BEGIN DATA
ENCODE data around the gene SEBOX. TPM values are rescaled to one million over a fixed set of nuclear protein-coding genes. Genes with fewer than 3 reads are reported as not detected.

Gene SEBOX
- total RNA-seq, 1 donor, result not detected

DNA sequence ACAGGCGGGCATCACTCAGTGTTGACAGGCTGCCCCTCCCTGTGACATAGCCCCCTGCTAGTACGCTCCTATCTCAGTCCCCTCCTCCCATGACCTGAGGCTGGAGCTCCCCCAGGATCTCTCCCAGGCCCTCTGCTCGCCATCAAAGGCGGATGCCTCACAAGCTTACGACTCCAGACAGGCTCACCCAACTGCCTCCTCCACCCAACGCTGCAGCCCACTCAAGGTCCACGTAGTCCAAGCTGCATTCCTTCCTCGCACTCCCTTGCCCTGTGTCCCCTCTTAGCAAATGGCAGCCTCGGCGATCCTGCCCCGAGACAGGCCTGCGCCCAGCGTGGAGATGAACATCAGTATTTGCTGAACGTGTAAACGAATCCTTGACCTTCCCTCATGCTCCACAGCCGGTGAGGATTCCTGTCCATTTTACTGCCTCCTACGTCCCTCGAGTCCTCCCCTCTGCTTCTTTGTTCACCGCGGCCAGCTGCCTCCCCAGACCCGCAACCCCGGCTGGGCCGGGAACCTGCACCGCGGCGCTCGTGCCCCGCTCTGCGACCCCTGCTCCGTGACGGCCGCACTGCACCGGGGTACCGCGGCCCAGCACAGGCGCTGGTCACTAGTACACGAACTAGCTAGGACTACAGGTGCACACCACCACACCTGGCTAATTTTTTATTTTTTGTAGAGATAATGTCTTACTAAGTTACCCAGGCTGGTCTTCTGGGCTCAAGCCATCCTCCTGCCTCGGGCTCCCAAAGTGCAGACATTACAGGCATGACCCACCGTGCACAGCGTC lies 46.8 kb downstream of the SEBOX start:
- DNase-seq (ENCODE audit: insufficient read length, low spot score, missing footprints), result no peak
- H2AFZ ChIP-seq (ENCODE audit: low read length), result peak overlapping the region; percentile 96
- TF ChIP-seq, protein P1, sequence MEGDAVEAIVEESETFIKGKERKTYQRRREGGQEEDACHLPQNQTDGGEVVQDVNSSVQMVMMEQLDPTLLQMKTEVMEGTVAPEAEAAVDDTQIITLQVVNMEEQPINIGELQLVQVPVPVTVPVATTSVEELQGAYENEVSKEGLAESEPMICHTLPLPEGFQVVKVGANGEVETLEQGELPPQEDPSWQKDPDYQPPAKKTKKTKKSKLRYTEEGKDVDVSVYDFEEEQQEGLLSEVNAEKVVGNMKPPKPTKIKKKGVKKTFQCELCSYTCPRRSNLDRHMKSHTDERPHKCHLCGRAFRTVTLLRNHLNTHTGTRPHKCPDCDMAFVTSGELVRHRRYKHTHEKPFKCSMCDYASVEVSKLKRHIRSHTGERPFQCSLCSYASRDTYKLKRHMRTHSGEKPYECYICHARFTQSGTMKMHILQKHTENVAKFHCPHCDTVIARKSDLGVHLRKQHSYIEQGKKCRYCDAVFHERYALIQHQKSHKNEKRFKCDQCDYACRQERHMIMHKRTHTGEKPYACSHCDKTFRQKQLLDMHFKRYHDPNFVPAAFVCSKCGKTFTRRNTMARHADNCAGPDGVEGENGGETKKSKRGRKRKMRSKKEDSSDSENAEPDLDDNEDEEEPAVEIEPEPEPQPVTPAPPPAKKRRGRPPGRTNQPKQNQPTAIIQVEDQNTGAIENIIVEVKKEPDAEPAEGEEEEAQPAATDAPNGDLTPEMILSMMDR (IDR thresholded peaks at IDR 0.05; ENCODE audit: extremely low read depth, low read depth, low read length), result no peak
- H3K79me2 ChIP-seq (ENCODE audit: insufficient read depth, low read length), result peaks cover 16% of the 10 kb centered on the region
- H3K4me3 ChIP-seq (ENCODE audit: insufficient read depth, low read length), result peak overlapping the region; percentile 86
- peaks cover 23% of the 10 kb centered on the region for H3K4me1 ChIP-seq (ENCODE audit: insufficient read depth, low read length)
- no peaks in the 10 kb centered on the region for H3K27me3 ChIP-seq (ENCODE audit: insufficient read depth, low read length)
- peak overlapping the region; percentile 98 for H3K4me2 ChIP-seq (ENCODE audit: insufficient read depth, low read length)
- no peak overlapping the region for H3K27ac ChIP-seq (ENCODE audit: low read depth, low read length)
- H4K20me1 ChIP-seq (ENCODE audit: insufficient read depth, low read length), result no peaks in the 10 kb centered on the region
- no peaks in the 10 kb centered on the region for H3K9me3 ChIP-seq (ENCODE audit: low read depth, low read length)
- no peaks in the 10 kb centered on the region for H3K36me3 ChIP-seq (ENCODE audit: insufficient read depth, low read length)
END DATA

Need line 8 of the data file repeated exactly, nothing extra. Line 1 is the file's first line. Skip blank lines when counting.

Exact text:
- H3K79me2 ChIP-seq (ENCODE audit: insufficient read depth, low read length), result peaks cover 16% of the 10 kb centered on the region